We all experience depersonalization and disassociation at some point in our lives.
It’s that feeling you get when you look up at the milky way and suddenly realize how small you really are. It’s when you attended your first day of high school and you had to pretend that you were not afraid. It’s the face you put on at church or at family reunions just so nobody will ask you what is wrong. It’s when you read an entire book and then completely forget that you ever opened it.
So when does it become a disorder? When it affects your relationships and ability to function from day to day.
What is Depersonalization Disorder
Depersonalization is a health condition. It is a type of disassociative disorder. Dissociative disorders are mental illnesses which cause disruptions or breakdowns of awareness, identity, memory, consciousness, awareness, and/or perception.
How Prevalent is it?
According to NAMI (National Alliance on Mental Health), almost half of adults will experience a depersonalization/derealization episode in their lifetime. However, only 2% of the population experiences it chronically. It can occur for any amount of time and may reoccur after years.
The primary symptom of depersonalization disorder is a distorted perception of the body. It’s a nagging feeling that your body is not really your own. It’s when you experience events in your life “out-of-body,” as if you’re watching it all on a movie screen.
It’s when life happens around you, but not to you. You think about these things all day long. You know it’s not normal. You wish you could feel normal. The paranoid voice inside your head never stops evaluating or contemplating or criticizing. You are never comfortable in your own skin. Although, it is experienced differently by each individual.
It can be worse for some of us.
For me, it’s like walking down a hallway in a museum. All of my life happenings are on the wall. I see myself doing things, but I am never really there. I’m not really doing those things. And I can’t help it. It’s like living in a dream. The persistent feeling that you are not real- that life is not real. It’s exhausting.
Have you ever been driving and you suddenly realize that you don’t remember the last five minutes? You really hope that you didn’t run a stop sign back there and you wonder how your body got you there safely in your vehicle- even though you can’t even remember any of it.
This happens to me throughout my day. Sometimes I “wake up” after days or weeks or months and wonder, “Woah, how did I get here?” I can sort of recall facts and events, but there is no connection emotionally. I don’t remember what it felt like. This happens when I watch movies or read books. I lose that knowledge, somewhere. I don’t know if it falls out of my ears or if it is repressed in some deep corner of my brain.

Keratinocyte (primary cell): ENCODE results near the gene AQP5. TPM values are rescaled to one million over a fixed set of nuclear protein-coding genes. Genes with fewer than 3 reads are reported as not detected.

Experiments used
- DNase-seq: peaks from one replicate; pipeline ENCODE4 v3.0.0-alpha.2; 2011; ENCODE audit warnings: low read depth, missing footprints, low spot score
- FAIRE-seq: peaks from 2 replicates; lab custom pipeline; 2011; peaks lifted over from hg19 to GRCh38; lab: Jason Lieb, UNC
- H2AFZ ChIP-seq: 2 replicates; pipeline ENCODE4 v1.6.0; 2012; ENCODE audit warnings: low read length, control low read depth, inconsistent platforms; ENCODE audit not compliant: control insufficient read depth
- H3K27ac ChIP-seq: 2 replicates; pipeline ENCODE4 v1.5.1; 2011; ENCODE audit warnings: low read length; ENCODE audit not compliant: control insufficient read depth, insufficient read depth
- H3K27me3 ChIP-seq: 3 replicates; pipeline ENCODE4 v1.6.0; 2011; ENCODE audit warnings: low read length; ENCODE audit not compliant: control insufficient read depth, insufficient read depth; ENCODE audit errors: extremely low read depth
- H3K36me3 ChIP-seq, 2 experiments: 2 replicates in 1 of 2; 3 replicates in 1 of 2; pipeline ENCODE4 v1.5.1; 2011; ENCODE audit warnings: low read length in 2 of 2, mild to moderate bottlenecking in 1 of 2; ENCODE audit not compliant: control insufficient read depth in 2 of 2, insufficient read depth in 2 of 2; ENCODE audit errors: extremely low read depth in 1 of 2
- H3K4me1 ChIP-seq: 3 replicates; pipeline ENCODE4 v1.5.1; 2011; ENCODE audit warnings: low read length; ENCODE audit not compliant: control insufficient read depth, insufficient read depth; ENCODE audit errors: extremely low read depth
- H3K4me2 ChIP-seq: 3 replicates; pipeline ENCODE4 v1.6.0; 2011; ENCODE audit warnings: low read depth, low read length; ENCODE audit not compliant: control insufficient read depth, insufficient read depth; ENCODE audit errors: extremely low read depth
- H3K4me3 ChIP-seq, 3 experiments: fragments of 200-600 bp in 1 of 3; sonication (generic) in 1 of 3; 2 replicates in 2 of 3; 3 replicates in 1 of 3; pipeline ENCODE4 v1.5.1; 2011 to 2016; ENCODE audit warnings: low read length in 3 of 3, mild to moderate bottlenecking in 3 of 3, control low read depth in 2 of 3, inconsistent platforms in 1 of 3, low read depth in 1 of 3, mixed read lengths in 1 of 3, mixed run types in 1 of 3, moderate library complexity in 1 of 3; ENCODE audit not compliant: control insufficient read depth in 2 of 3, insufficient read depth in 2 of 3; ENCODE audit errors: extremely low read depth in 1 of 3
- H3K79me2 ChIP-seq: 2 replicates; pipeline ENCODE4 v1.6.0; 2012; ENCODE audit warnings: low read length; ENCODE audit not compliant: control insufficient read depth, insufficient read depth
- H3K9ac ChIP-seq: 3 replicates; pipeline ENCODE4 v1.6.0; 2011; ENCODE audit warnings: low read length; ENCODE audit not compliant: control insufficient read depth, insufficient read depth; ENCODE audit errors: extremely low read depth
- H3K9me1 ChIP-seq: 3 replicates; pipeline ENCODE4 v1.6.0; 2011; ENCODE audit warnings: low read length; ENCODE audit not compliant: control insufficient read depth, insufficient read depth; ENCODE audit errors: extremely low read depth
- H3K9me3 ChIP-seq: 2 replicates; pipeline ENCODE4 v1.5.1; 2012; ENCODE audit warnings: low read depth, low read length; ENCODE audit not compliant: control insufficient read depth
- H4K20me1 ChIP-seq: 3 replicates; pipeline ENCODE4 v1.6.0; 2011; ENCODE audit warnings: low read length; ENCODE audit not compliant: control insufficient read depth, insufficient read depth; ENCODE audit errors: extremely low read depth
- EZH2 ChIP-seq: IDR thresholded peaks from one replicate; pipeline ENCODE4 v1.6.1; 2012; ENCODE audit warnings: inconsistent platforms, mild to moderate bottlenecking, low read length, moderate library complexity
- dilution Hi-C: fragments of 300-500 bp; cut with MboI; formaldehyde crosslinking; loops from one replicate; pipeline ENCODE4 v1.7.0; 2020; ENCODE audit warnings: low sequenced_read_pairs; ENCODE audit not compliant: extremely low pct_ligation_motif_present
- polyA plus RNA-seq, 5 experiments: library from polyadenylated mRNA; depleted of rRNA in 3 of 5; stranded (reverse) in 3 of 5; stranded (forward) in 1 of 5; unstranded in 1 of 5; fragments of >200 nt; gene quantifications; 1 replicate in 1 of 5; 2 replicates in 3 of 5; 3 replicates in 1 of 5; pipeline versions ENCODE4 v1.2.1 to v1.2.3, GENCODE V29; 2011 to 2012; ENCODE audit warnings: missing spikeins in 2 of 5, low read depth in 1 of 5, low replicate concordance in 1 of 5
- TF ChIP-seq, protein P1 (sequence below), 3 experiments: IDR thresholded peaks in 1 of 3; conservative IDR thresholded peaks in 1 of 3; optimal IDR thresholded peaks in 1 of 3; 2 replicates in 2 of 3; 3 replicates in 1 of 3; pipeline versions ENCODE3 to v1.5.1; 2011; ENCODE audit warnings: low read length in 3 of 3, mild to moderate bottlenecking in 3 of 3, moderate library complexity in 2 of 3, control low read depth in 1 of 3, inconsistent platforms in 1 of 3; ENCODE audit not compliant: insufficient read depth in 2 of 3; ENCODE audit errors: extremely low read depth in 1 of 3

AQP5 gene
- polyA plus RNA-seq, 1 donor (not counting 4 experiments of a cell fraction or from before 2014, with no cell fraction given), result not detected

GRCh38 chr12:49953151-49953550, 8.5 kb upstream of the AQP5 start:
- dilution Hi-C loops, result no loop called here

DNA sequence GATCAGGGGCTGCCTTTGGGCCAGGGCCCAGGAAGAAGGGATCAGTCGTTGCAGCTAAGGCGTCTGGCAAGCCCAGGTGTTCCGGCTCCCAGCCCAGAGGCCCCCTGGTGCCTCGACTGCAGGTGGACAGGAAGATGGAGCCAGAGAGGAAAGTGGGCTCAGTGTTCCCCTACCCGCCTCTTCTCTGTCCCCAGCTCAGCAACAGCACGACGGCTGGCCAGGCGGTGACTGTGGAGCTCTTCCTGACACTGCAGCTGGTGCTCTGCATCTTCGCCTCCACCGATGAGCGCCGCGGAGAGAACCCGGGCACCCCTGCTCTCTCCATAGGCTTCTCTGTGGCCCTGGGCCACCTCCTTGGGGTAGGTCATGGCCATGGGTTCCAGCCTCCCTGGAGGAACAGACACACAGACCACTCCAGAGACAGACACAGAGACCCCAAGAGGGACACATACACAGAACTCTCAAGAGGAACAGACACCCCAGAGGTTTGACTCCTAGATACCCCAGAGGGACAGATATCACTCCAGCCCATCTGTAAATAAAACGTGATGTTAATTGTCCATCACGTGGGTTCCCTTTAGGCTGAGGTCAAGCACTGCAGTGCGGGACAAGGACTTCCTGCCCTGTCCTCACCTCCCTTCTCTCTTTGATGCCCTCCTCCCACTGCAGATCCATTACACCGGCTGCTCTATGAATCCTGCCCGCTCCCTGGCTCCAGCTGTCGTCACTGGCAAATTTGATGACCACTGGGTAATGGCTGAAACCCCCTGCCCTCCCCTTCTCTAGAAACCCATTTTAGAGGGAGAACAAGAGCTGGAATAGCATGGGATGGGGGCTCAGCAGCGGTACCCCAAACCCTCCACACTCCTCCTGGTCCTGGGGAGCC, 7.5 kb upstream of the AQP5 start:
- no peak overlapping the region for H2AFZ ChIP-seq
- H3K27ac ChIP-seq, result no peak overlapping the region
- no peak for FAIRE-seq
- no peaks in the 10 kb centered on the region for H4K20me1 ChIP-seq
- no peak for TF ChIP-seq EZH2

Sometimes it affects my day to day activities. My husband will ask me to do something “in five minutes,” but I get around to doing it an hour or two later. I find it very difficult to explain how two hours could feel like five minutes to me, but it just does. I will walk around aimlessly at Target for three hours and not buy anything. But it really feels like 15 minutes to me. I will catch myself zoning out for no apparent reason at all. It is difficult to maintain friendships because sometimes, months feel like days and days feel like years. I can’t keep track of other people. They live on a different plane of reality.
The Worst Part
I feel like my body is a foreign entity. I look at my body as a stranger. Consequently, I have a difficult time investing in my body. I have dealt with eating disorders all my life. Additionally, I struggled with self-harm for many years. I just wanted to feel something. Anything.
It makes it difficult to want to be alive. It makes it difficult to make myself invest in people, education, or even food. It turns happiness into a rare butterfly that is only seen once or twice a year.
Sometimes, nothing makes me feel positive or happy. I just can’t emotionally connect to things. Not food, not shopping, not music, not yoga, not even nature. Sometimes nothing can break through this foggy haze that I am in.
I rarely feel truly alive.
If you feel this way, I urge you to talk to someone about it. Find at least one person who can be there for you. Sleep-walking through that foggy haze alone is terrifying. Finding connections to the real world can help you thrive and will throw some color into the wasteland.
Please contact a doctor, parent, or friend if you feel you may be dealing with an undiagnosed mental illness.